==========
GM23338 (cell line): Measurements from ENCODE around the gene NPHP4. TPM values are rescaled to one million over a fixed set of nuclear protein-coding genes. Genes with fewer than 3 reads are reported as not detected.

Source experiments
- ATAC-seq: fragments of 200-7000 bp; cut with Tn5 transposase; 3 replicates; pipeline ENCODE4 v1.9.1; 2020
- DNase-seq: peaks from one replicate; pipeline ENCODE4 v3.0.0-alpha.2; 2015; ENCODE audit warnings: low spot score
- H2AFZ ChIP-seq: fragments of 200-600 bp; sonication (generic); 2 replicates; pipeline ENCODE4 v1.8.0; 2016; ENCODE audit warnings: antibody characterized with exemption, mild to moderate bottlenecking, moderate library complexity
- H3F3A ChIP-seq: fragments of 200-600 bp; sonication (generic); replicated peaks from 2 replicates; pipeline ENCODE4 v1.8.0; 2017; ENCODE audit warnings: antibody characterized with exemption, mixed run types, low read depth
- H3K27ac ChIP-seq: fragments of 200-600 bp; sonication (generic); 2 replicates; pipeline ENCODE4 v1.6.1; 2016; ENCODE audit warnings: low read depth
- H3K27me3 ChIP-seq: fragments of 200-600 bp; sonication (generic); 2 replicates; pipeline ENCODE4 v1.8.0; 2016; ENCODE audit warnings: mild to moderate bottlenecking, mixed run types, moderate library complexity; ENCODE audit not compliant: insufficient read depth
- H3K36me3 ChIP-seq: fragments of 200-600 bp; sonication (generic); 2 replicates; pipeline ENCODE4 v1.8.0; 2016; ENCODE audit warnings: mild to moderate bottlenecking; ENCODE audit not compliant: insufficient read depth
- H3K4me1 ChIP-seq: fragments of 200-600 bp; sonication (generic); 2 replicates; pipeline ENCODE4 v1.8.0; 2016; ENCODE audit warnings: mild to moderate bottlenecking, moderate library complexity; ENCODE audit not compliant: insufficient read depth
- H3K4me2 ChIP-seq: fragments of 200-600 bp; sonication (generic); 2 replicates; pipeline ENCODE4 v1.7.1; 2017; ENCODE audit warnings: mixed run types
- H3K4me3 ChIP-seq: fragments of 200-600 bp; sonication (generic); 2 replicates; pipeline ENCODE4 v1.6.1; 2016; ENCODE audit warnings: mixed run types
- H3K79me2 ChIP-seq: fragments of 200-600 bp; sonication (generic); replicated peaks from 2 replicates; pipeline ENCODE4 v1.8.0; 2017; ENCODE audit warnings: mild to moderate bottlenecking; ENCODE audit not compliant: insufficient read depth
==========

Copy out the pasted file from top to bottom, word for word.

GM23338 (cell line): Measurements from ENCODE around the gene NPHP4. TPM values are rescaled to one million over a fixed set of nuclear protein-coding genes. Genes with fewer than 3 reads are reported as not detected.

Source experiments
- ATAC-seq: fragments of 200-7000 bp; cut with Tn5 transposase; 3 replicates; pipeline ENCODE4 v1.9.1; 2020
- DNase-seq: peaks from one replicate; pipeline ENCODE4 v3.0.0-alpha.2; 2015; ENCODE audit warnings: low spot score
- H2AFZ ChIP-seq: fragments of 200-600 bp; sonication (generic); 2 replicates; pipeline ENCODE4 v1.8.0; 2016; ENCODE audit warnings: antibody characterized with exemption, mild to moderate bottlenecking, moderate library complexity
- H3F3A ChIP-seq: fragments of 200-600 bp; sonication (generic); replicated peaks from 2 replicates; pipeline ENCODE4 v1.8.0; 2017; ENCODE audit warnings: antibody characterized with exemption, mixed run types, low read depth
- H3K27ac ChIP-seq: fragments of 200-600 bp; sonication (generic); 2 replicates; pipeline ENCODE4 v1.6.1; 2016; ENCODE audit warnings: low read depth
- H3K27me3 ChIP-seq: fragments of 200-600 bp; sonication (generic); 2 replicates; pipeline ENCODE4 v1.8.0; 2016; ENCODE audit warnings: mild to moderate bottlenecking, mixed run types, moderate library complexity; ENCODE audit not compliant: insufficient read depth
- H3K36me3 ChIP-seq: fragments of 200-600 bp; sonication (generic); 2 replicates; pipeline ENCODE4 v1.8.0; 2016; ENCODE audit warnings: mild to moderate bottlenecking; ENCODE audit not compliant: insufficient read depth
- H3K4me1 ChIP-seq: fragments of 200-600 bp; sonication (generic); 2 replicates; pipeline ENCODE4 v1.8.0; 2016; ENCODE audit warnings: mild to moderate bottlenecking, moderate library complexity; ENCODE audit not compliant: insufficient read depth
- H3K4me2 ChIP-seq: fragments of 200-600 bp; sonication (generic); 2 replicates; pipeline ENCODE4 v1.7.1; 2017; ENCODE audit warnings: mixed run types
- H3K4me3 ChIP-seq: fragments of 200-600 bp; sonication (generic); 2 replicates; pipeline ENCODE4 v1.6.1; 2016; ENCODE audit warnings: mixed run types
- H3K79me2 ChIP-seq: fragments of 200-600 bp; sonication (generic); replicated peaks from 2 replicates; pipeline ENCODE4 v1.8.0; 2017; ENCODE audit warnings: mild to moderate bottlenecking; ENCODE audit not compliant: insufficient read depth